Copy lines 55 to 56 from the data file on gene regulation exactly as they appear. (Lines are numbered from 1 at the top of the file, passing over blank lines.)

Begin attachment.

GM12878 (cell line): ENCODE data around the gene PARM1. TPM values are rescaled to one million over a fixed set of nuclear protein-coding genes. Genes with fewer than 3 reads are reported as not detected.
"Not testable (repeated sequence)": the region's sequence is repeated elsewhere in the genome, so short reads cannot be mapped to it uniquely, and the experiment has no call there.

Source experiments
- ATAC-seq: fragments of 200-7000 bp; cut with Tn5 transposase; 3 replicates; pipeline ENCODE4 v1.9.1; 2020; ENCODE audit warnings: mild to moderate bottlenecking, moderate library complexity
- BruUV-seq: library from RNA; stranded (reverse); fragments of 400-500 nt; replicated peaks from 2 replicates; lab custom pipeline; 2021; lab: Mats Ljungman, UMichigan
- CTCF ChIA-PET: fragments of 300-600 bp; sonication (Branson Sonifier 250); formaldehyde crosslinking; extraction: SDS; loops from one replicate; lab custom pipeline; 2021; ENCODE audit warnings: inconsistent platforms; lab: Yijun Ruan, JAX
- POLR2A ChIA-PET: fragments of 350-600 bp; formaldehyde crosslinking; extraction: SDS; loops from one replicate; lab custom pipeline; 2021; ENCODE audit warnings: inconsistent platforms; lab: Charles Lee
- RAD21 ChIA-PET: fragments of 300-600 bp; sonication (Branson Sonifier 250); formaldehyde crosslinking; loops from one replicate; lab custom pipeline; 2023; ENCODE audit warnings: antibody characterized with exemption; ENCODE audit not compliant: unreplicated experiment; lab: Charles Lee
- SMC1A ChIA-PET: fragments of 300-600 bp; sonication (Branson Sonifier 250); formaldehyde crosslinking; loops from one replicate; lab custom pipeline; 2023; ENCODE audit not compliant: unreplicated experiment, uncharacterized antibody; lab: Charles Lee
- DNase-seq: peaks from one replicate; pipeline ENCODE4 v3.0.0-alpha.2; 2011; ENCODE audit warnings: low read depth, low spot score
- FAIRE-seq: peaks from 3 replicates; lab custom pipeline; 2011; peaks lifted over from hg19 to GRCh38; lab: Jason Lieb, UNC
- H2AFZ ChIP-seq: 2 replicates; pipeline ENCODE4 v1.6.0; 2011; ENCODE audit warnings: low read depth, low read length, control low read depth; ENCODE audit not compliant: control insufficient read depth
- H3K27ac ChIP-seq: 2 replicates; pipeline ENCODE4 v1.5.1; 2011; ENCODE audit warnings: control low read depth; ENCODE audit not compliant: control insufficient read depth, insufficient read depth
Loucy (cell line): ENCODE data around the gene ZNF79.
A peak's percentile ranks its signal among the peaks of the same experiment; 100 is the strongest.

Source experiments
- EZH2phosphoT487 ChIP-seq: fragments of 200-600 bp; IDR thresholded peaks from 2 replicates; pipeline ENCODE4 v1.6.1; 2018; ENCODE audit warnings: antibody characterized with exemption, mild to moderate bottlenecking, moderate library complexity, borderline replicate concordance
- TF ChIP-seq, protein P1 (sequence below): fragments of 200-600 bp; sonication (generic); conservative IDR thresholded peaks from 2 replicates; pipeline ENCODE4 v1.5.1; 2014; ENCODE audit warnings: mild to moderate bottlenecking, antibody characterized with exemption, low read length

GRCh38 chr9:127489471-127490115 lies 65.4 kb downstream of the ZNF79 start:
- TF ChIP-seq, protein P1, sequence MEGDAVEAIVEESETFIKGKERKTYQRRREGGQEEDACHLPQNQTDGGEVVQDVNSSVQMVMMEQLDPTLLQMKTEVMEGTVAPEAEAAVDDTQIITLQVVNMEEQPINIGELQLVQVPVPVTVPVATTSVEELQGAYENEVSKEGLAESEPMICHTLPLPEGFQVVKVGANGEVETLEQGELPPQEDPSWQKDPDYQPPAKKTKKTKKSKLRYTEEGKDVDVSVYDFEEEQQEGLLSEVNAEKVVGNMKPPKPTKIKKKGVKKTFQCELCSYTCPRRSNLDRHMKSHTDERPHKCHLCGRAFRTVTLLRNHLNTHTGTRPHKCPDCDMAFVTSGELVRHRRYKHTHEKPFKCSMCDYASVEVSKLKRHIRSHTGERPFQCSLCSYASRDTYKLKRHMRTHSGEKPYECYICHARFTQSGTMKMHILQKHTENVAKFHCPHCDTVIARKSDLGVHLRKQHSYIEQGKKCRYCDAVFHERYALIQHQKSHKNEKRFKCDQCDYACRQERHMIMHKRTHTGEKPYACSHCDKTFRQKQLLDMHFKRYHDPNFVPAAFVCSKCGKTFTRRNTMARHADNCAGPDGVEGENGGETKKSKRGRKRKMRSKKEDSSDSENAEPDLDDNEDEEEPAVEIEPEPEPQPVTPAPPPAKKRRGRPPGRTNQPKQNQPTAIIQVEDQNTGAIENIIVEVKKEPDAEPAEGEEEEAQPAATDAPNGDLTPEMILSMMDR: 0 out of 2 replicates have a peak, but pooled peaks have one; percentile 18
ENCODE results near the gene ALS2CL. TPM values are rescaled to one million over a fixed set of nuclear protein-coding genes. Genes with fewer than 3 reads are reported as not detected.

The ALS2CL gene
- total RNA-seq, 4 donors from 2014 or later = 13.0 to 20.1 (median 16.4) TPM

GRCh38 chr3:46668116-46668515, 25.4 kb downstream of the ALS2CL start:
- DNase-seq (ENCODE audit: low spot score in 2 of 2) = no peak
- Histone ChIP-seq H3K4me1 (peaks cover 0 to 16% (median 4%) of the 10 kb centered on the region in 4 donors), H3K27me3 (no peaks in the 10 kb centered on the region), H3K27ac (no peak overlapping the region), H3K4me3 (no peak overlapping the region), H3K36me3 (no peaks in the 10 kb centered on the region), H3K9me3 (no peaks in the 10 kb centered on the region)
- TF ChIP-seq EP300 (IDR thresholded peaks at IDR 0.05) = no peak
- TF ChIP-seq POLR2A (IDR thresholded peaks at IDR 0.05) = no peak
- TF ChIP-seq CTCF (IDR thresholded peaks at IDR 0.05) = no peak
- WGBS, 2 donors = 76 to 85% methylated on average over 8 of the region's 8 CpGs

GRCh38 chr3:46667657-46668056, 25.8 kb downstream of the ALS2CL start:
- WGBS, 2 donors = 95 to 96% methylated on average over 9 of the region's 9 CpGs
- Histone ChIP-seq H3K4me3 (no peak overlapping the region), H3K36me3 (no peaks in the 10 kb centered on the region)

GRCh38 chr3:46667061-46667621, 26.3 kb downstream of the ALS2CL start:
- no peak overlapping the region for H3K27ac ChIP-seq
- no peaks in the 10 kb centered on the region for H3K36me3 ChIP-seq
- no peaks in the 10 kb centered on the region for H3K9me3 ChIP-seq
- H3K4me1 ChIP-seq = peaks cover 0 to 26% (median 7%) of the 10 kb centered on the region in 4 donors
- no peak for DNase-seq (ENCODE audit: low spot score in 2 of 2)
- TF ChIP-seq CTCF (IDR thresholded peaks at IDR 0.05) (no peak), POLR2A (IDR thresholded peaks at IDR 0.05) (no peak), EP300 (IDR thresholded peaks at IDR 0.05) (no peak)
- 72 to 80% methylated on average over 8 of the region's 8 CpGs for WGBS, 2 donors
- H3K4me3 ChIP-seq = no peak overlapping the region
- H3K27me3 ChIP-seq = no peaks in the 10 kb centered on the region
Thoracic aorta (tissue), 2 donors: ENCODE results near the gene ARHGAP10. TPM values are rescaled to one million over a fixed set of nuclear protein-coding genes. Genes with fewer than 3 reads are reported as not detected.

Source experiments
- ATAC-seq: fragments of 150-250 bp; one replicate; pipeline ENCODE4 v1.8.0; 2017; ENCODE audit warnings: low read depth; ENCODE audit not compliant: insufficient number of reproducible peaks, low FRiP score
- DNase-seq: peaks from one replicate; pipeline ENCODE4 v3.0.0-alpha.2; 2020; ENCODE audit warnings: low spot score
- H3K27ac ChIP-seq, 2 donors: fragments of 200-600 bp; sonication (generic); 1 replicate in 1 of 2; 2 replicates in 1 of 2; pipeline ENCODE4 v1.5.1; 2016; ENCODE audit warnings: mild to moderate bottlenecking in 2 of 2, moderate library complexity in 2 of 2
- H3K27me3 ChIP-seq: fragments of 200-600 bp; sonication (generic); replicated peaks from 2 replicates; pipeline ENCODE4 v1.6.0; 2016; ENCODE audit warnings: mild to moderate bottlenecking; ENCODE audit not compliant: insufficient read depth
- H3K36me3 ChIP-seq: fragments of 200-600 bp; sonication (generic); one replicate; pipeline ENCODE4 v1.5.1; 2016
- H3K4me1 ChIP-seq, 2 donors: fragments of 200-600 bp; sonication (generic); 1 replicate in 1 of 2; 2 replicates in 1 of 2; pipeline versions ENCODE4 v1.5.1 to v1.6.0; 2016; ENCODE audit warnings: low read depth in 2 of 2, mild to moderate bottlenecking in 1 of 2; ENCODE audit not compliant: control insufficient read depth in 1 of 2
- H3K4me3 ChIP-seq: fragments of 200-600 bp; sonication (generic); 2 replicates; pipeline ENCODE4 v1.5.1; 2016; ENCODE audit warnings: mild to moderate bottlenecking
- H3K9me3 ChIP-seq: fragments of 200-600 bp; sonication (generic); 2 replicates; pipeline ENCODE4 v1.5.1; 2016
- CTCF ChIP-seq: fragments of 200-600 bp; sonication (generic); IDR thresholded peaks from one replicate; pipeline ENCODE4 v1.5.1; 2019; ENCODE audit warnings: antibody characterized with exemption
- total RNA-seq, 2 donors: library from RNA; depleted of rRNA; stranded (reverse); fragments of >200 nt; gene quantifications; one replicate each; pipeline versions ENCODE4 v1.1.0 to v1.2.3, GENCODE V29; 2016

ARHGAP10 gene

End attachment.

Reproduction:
- total RNA-seq, 2 donors: library from RNA; depleted of rRNA; stranded (reverse); fragments of >200 nt; gene quantifications; one replicate each; pipeline versions ENCODE4 v1.1.0 to v1.2.3, GENCODE V29; 2016

ARHGAP10 gene